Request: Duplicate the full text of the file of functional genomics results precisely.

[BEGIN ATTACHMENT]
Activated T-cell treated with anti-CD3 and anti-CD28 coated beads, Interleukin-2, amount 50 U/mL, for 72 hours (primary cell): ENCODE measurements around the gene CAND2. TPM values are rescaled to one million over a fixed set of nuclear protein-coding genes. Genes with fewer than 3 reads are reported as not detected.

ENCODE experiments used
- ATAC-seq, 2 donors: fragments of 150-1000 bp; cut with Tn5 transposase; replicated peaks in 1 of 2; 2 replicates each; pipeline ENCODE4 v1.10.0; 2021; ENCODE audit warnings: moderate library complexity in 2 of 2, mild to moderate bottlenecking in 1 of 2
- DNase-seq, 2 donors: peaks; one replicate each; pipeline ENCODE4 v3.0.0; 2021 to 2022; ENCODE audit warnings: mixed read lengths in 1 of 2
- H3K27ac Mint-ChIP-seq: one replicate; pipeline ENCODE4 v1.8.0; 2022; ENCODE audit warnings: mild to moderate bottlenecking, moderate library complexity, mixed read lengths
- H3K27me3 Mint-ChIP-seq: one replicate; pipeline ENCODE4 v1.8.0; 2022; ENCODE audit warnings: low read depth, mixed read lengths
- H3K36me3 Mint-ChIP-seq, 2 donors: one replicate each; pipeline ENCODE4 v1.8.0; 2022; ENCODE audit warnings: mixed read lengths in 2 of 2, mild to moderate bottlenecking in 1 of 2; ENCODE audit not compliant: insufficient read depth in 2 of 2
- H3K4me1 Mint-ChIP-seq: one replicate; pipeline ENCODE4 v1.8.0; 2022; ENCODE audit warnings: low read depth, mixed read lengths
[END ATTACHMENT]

Activated T-cell treated with anti-CD3 and anti-CD28 coated beads, Interleukin-2, amount 50 U/mL, for 72 hours (primary cell): ENCODE measurements around the gene CAND2. TPM values are rescaled to one million over a fixed set of nuclear protein-coding genes. Genes with fewer than 3 reads are reported as not detected.

ENCODE experiments used
- ATAC-seq, 2 donors: fragments of 150-1000 bp; cut with Tn5 transposase; replicated peaks in 1 of 2; 2 replicates each; pipeline ENCODE4 v1.10.0; 2021; ENCODE audit warnings: moderate library complexity in 2 of 2, mild to moderate bottlenecking in 1 of 2
- DNase-seq, 2 donors: peaks; one replicate each; pipeline ENCODE4 v3.0.0; 2021 to 2022; ENCODE audit warnings: mixed read lengths in 1 of 2
- H3K27ac Mint-ChIP-seq: one replicate; pipeline ENCODE4 v1.8.0; 2022; ENCODE audit warnings: mild to moderate bottlenecking, moderate library complexity, mixed read lengths
- H3K27me3 Mint-ChIP-seq: one replicate; pipeline ENCODE4 v1.8.0; 2022; ENCODE audit warnings: low read depth, mixed read lengths
- H3K36me3 Mint-ChIP-seq, 2 donors: one replicate each; pipeline ENCODE4 v1.8.0; 2022; ENCODE audit warnings: mixed read lengths in 2 of 2, mild to moderate bottlenecking in 1 of 2; ENCODE audit not compliant: insufficient read depth in 2 of 2
- H3K4me1 Mint-ChIP-seq: one replicate; pipeline ENCODE4 v1.8.0; 2022; ENCODE audit warnings: low read depth, mixed read lengths